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Indigenous Group Petitions Harvard to Shut Down Controversial Geoengineering Project to Block Sun

In an effort to better understand solar engineering and curb global warming, School of Engineering and Applied Sciences professor Frank N. Keutsch's research group intends to release a small quantity of particles into the atmosphere to observe whether those particles could send sunlight back into space.
In an effort to better understand solar engineering and curb global warming, School of Engineering and Applied Sciences professor Frank N. Keutsch's research group intends to release a small quantity of particles into the atmosphere to observe whether those particles could send sunlight back into space. By Jacqueline S. Chea
By Natalie L. Kahn and Simon J. Levien, Crimson Staff Writers

The Saami Council, an Indigenous peoples’ organization, launched a petition this month calling on Harvard to shut down its Stratospheric Controlled Perturbation Experiment, a controversial environmental engineering project that seeks to block the sun’s rays to combat climate change.

The council, which represents regional Saami peoples groups in northern Scandinavia and northwest Russia, released an open letter June 4 demanding the termination of the project. Known as “SCoPEx” for short, the experiment is run by School of Engineering and Applied Sciences professor Frank N. Keutsch’s research group.

In an effort to better understand solar engineering and curb global warming, Keutsch’s group intends to release a small quantity of particles into the atmosphere to observe whether those particles could send sunlight back into space.

The Saami Council contends in their letter that artificially manipulating the environment in this way “might generate irreversible changes to natural systems” that could contradict Indigenous groups’ understanding of harmonious living with nature, foment geopolitical tension, and further increase the global north’s disproportionate political and economic power.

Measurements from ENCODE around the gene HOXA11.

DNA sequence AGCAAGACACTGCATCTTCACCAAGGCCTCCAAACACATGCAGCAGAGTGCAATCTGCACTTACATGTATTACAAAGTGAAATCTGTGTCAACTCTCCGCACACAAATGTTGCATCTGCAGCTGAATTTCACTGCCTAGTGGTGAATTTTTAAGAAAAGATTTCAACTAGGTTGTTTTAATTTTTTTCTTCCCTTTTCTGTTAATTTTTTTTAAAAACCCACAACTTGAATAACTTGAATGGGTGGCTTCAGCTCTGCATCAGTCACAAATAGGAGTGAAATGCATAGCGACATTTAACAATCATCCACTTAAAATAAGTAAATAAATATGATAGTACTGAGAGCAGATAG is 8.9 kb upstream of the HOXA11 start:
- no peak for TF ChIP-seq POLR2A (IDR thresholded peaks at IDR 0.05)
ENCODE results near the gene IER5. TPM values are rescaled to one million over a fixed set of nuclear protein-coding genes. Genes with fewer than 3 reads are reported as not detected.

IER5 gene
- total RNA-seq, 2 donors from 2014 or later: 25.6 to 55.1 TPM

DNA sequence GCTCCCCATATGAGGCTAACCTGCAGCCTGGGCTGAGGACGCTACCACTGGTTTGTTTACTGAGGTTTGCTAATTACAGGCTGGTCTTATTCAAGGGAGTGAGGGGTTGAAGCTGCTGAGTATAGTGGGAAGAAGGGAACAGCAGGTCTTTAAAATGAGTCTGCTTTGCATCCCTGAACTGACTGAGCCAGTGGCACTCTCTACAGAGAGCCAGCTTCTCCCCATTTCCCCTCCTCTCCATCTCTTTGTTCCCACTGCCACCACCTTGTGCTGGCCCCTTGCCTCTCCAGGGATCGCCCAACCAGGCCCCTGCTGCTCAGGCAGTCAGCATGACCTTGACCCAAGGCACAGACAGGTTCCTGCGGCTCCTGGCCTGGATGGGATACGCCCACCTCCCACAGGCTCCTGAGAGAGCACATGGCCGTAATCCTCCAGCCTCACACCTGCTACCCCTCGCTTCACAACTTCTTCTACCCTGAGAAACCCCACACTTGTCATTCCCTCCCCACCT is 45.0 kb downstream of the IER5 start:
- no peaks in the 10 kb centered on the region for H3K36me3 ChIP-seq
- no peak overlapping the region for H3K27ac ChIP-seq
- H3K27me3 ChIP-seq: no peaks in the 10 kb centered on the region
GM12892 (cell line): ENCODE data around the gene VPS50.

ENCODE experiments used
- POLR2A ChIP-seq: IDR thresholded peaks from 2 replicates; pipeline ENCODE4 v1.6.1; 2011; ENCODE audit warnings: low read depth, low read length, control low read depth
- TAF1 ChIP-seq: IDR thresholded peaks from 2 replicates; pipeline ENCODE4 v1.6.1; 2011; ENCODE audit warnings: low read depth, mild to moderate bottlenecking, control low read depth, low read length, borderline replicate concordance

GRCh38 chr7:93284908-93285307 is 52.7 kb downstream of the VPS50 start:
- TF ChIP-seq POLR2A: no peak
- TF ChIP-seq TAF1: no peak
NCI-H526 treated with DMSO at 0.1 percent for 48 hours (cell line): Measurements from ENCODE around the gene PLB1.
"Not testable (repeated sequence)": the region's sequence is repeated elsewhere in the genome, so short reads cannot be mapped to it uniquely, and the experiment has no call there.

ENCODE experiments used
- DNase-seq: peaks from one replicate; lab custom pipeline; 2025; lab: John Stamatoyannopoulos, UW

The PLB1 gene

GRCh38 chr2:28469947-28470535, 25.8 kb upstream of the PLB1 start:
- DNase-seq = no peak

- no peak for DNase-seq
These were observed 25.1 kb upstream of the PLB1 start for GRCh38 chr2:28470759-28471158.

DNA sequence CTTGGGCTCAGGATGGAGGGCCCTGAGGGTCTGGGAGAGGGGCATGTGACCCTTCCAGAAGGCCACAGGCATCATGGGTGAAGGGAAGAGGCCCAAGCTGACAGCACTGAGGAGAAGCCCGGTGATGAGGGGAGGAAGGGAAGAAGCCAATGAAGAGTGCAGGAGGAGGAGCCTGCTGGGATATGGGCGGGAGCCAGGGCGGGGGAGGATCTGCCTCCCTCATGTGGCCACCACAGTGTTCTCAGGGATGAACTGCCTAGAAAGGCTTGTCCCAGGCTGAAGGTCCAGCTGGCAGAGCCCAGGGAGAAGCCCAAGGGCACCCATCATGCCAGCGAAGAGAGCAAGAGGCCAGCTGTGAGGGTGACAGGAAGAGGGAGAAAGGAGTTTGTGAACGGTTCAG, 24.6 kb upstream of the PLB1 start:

The letter further argues that the experiment is only able to superficially mask the effects of climate change rather than provide a solution to carbon emissions.

“Instead of making notable efforts to deal with the root cause of the climate crisis, solar geoengineering offers a ‘quick fix’ to halt global warming, which is not in line with the precautionary principle,” the letter reads.

SCoPEx previously planned a test flight in June over Kiruna, Sweden using a high-altitude balloon. The Swedish Space Corporation suspended the test in April following public pressure and a separate letter of protest from the Saami Council.

SEAS Applied Physics professor David W. Keith told the New York Times that the group is considering moving the test stateside.

For now, the SCoPEx advisory committee has postponed the project until 2022 to allow time for reviews of the project’s potential negative impacts on local communities and on the broader climate.

Sally Klimp, the SCoPEx Advisory Committee’s executive coordinator, wrote in an emailed statement this week that the researchers agree that reducing carbon emissions “must be the highest priority to avoid the worst impacts of climate change.” She also reiterated the committee’s commitment to exploring both the benefits and downsides of geoengineering research.

Klimp acknowledged that while current research practices are not well suited to deal with “ethical, moral or even technical issues associated with geoengineering research,” the committee is committed to developing “comprehensive and inclusive approaches to research governance.”

“This committee is designing a public global dialogue with an emphasis on listening to voices in historically marginalized and climate-vulnerable communities and considering many possible future scenarios,” she wrote. “We are committed to this process, and ensuring that decisions about the experiment demonstrate core principles of transparency, public engagement, and technical soundness.”

—Staff writer Natalie L. Kahn can be reached at natalie.kahn@thecrimson.com. Follow her on Twitter @natalielkahn.

—Staff writer Simon J. Levien can be reached at simon.levien@thecrimson.com. Follow him on Twitter @simonjlevien.

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